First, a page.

Kodiak fish plant fined for underreporting pollock purchases

Posted: Sunday, June 17, 2001

ANCHORAGE (AP) -- A Kodiak fish-processing company pleaded guilty Friday to a federal felony charge of underreporting the amount of pollock purchased from a fishing boat.

International Seafoods of Alaska Inc., which operates one of the largest processing plants in Kodiak, was fined $150,000 and put on probation for five years under a plea agreement with prosecutors.

The company also must pay another $46,000, the estimated market value of pollock illegally received. And it must run ads in the trade journal National Fisherman acknowledging its guilt and the importance of the fishing industry making accurate catch and production reports to government fishery managers monitoring the health of ocean fish stocks.

U.S. District Judge James K. Singleton accepted the plea in an Anchorage courtroom Friday.

International, which is part of the global business holdings of the Rev. Sun Myung Moon's Unification Church, could have been fined up to $500,000.

A felony case is pending against a former International manager, and authorities are weighing action against the owners of trawlers that made excess deliveries to the plant, said assistant U.S. attorney Joe Bottini.

A woman hired by trawler captains to keep track of the weight of fish being unloaded from their boats at the plant reported discrepancies to officials with the National Marine Fisheries Service, which regulates commercial fishing in federal waters off Alaska, Bottini said.

The case goes back to early 1999 and involves boats delivering fish in excess of a 300,000-pound pollock ''trip limit.'' The limit, used as a tool to prevent overfishing, meant that boats were not supposed to deliver loads greater than that weight to the processing plants.

The plea agreement focuses on the case of the trawler Amber Dawn, which on Jan. 22, 1999, delivered 312,464 pounds of fish to International. The agreement says International employees knew the load was over the limit but agreed to purchase all the fish and prepared a ''fish ticket'' that falsely reported the load at only 296,115 pounds. A subsequent weekly production report submitted to NMFS underreported the delivery by 16,349 pounds.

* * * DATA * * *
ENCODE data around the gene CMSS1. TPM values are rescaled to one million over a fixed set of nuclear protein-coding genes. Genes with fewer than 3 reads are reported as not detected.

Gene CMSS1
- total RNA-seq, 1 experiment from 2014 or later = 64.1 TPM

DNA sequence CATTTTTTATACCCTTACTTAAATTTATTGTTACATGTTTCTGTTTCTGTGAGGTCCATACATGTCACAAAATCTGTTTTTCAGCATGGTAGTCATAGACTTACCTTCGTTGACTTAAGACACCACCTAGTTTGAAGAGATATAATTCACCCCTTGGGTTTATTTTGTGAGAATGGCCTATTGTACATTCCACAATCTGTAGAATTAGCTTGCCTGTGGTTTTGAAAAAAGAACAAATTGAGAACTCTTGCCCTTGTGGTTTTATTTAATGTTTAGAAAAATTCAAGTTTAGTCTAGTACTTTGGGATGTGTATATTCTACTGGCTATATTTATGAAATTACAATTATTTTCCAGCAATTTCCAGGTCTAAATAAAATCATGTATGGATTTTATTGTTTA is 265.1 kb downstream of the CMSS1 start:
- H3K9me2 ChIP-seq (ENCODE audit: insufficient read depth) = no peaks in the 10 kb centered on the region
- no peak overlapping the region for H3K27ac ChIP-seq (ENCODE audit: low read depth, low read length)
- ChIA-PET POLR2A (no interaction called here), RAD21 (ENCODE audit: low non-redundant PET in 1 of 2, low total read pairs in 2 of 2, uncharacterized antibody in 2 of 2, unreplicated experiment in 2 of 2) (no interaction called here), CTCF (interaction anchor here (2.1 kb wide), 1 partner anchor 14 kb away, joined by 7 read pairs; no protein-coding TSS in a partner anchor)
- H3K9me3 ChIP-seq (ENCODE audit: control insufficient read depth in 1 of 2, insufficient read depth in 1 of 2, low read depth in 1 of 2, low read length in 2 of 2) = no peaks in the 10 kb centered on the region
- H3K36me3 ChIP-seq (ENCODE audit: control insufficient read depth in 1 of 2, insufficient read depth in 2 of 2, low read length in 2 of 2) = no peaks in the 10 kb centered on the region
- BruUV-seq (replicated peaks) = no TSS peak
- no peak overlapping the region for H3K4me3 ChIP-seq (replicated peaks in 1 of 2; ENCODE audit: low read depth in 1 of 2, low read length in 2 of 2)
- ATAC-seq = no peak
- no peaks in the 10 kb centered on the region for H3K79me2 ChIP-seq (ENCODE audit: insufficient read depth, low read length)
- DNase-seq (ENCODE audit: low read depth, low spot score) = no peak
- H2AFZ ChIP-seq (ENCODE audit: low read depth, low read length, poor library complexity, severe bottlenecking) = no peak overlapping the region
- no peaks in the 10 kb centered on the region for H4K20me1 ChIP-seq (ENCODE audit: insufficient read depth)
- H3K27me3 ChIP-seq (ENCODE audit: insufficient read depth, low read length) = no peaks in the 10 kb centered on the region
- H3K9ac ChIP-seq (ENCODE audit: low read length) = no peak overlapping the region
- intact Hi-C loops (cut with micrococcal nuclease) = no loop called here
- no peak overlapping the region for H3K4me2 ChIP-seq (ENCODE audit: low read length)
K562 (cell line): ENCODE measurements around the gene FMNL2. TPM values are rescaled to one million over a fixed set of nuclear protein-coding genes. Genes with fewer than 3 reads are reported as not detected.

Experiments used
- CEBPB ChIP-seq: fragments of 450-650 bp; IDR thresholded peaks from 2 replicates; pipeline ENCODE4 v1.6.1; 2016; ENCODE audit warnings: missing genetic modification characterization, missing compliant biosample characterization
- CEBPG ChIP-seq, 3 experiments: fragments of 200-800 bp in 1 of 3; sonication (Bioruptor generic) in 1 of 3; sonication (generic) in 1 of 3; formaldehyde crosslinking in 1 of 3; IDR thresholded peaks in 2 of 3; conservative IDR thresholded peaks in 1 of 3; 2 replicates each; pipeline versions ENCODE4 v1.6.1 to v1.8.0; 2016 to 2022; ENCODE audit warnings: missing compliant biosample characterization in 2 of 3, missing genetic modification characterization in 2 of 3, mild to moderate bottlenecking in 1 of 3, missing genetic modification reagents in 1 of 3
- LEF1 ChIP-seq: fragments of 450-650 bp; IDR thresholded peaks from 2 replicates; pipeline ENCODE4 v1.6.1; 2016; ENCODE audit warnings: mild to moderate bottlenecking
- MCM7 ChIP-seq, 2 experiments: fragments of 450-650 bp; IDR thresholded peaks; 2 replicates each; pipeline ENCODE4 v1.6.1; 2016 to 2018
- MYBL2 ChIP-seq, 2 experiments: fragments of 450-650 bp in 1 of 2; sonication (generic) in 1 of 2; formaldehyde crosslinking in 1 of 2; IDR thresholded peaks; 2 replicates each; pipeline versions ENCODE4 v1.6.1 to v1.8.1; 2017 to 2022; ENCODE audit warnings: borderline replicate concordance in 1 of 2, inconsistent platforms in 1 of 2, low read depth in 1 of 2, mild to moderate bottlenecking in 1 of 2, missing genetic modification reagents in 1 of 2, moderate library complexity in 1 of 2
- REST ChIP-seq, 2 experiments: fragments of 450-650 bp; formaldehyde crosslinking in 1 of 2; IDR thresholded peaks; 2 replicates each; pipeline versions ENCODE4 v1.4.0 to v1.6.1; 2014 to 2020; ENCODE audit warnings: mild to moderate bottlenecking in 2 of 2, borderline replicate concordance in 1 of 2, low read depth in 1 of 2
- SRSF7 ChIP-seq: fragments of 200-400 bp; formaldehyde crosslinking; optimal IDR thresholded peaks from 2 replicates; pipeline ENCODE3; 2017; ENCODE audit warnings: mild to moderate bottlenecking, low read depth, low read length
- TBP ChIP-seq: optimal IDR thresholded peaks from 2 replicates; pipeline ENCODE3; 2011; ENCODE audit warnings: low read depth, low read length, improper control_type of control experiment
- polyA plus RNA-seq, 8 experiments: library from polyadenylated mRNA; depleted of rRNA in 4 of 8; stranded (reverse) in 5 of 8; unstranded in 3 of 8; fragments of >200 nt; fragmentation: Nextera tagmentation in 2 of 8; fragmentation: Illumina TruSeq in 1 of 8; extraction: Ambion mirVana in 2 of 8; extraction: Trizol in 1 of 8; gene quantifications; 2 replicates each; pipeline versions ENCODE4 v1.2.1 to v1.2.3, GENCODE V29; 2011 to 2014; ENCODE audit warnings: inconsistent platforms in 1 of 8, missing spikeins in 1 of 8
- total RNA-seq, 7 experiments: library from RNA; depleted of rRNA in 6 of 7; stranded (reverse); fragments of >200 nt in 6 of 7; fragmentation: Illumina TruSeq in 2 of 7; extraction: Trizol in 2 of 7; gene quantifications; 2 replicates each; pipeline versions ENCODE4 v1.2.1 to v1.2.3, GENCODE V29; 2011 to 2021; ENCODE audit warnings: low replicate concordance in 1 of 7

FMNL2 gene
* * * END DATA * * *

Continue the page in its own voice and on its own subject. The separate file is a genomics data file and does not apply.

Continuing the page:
The 110-foot Amber Dawn sank in March in the Bering Sea, killing two crewmen.

Investigators have identified nine instances during early 1999 where boats made deliveries over the limit, Bottini said.

Michael Spaan, an Anchorage attorney for International, called the case ''record-keeping errors'' that International employees made possibly to accommodate fishermen.

''There was no profit to the company,'' he said.

Gerald Bruce Ensley, 55, a former assistant plant manager, has been charged with aiding and abetting the purchase of unlawfully taken fish and is scheduled to be sentenced in federal court on July 11, according to court papers. He faces up to a year in jail and a $100,000 fine.

Gary Gailbreath, a NMFS enforcement agent in Anchorage, disputed the notion that International didn't stand to gain. Fish plants depend on deliveries from fishermen, and a boat captain who knows his catch is overweight might be inclined to take his fish to a plant that will fudge the numbers, he said.

''It really was giving them a competitive advantage,'' Gailbreath said of International.



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